About Vaccines

Disease prevention plays an important role in the health and well-being of our children and communities. At Young Pediatrics, we understand that proper immunization is essential to maintaining and protecting health. Below you will find basic information on the vaccines we use in our office and on the diseases they help prevent. 

Our office is committed to quality healthcare and with this in mind will ask parents who do not want to follow the guidelines recommended by the AAP to seek medical care elsewhere. 

For additional information on immunizations please check out our Web Resources page, where you will find links to accurate evidence-based information on vaccines.

Vaccines Used By Our Office

Protects against diphtheria, tetanus, and pertussis.
Protects against hepatitis A
Protexts against hepatitis B
Protects against Hib
Protects against Human Papillomavirus
Protects against polio
Protects against meningococcal meningitis
Protects against measles, mumps and rubella
Protects against pneumococcus
Protects against rotovirus
Portects against Tetanus, Diphtheria and Partussis
Protects against chicken pox

The Diseases

Diphtheria is a bacterial respiratory disease that lives in the mouth, throat and nose and can cause serious complications such as heart failure and paralysis. Sometimes a thick membrane can form in the back of the throat making it very difficult to swallow and causing respiratory distress.

Pertussis (whooping cough) is a disease that causes violent and repeated coughing often until the child has exhausted all air from their lungs. Pertussis can cause the child to turn blue from lack of oxygen or to cause vomiting from the stress.

Tetanus (lockjaw) is a bacteria that enters the skin usually through deep puncture wounds. It causes muscle spasms in the legs, arms, stomach, and especially the jaw. These spasms can be severe enough to break bones in young children.

Polio is a viral disease that can cause pain and stiffness in the back, arms and legs. This disease can lead to paralysis most often of the legs.

Hepatitis A is a viral disease that causes fever, vomiting, abdominal pain and jaundice.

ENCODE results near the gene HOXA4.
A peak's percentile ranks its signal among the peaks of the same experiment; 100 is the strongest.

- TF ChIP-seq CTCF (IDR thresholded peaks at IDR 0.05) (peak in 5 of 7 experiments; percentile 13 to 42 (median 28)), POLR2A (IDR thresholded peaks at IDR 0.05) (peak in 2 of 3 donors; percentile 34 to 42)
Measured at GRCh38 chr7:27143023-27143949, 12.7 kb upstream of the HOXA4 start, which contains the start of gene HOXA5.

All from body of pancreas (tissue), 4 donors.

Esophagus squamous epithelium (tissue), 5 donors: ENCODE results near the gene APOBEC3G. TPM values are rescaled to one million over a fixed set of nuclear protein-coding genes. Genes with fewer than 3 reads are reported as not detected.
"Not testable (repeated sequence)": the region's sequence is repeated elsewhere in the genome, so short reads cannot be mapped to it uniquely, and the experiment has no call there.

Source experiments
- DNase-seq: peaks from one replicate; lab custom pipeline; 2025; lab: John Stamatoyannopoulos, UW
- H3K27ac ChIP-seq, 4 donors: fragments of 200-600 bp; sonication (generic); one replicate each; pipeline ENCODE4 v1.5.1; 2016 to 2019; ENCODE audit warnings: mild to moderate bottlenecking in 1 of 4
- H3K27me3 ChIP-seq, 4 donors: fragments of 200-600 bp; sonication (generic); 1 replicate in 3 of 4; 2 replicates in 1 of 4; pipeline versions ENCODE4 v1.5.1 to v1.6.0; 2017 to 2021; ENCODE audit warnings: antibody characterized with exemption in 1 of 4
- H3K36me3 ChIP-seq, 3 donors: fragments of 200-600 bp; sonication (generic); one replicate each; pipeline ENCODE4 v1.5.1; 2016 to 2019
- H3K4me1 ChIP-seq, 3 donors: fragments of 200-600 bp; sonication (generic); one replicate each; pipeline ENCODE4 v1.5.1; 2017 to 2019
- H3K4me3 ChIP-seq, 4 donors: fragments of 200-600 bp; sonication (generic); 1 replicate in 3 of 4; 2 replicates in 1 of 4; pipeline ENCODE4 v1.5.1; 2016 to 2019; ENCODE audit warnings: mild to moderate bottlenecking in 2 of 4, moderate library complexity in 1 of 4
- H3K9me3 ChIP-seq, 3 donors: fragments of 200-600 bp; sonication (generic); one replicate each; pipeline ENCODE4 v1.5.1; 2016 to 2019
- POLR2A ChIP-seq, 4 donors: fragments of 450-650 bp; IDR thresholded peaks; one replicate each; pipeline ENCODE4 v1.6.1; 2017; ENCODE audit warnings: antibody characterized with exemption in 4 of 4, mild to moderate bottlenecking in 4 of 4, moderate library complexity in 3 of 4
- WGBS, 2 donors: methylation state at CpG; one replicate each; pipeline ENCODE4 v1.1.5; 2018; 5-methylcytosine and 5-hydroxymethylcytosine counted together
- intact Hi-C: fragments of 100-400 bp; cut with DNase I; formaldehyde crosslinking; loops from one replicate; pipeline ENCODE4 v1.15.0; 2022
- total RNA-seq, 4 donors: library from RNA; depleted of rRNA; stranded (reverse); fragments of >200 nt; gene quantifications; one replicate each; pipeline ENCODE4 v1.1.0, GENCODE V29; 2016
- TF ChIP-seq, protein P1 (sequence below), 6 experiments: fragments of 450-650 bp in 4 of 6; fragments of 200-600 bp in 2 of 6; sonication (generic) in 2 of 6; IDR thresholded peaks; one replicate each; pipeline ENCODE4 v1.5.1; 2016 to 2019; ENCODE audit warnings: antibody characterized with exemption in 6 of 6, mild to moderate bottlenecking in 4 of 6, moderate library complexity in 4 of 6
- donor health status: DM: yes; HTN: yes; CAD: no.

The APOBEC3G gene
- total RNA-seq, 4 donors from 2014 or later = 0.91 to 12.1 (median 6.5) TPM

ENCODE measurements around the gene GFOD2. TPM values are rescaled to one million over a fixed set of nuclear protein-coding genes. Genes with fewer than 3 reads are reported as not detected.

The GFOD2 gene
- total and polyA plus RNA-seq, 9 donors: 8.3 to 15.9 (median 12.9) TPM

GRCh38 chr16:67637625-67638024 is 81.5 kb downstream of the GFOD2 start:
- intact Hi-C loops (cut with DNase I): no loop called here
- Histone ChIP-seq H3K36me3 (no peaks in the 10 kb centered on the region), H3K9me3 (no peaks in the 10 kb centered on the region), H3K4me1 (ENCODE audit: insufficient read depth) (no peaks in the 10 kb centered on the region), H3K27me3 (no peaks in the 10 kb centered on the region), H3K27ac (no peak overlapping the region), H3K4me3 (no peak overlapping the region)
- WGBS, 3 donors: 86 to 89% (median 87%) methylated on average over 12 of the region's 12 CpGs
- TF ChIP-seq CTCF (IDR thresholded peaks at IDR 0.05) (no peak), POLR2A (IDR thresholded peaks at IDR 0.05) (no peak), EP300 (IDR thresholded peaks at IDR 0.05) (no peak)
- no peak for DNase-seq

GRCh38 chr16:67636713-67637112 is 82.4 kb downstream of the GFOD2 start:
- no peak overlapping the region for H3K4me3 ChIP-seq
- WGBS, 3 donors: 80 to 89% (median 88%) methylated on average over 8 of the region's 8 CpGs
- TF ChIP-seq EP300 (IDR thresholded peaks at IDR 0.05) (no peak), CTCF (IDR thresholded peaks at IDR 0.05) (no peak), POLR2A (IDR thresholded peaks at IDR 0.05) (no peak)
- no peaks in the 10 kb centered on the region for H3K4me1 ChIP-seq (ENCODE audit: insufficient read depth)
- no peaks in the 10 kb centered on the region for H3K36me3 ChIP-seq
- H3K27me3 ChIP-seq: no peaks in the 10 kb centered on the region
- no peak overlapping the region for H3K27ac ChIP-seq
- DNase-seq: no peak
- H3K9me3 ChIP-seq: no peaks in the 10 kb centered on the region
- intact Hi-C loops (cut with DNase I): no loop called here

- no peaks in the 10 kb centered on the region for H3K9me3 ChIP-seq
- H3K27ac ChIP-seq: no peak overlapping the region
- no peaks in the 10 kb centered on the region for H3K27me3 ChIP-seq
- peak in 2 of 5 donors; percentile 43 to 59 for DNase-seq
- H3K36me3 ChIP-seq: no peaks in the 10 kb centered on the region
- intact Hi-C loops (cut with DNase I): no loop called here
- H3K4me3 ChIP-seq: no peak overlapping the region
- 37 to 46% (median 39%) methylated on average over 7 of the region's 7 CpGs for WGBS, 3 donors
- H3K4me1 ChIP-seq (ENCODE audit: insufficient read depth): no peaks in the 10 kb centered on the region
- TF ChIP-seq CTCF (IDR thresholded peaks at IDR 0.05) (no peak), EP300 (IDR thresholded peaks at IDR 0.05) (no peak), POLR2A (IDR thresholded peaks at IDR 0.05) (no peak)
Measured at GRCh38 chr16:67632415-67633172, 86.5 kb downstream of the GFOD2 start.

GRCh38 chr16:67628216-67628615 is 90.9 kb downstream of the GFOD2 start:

Hepatitis B is a disease of the liver that can cause liver failure and death. Symptoms can include jaundice, muscle and joint pain and loss of appetite.

Haemophilus influenza type b , or Hib is another bacterial disease that can lead to meningitis, arthritis, pneumonia, and most commonly inflammation and swelling of the throat.

Measles is a highly contagious viral disease that often manifests itself as a rash and a cold. 1 out of 20 people who get the disease will get an ear infection and approximately one out of 1000 children that get the disease will get encephalitis which can cause deafness, or mental retardation due to swelling of the brain.

Mumps is another viral disease. It usually causes swelling of cheeks and jaws but can progress into meningitis or encephalitis.

Rubella (german measles) is a usually benign illness causing a rash on the face and neck. Rubella is most dangerous if contracted by pregnant women. If contracted early in the pregnancy there is an 80% chance of the child having birth defects.

Varicella (chickenpox) is still one of the most common childhood diseases usually appearing as an itchy rash all over the body.

Pneumococcus is a bacteria that can lead to meningitis as well as serious blood infections.

Meningococcus is a very rapid bacterial disease that also leads to meningitis, pneumonia, and other blood infections. This disease can be quite serious and leave effects such as permanent deafness or loss of limb.

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8:30 am-5:00 pm


8:30 am-5:00 pm


8:30 am-5:00 pm


8:30 am-5:00 pm


8:30 am-5:00 pm


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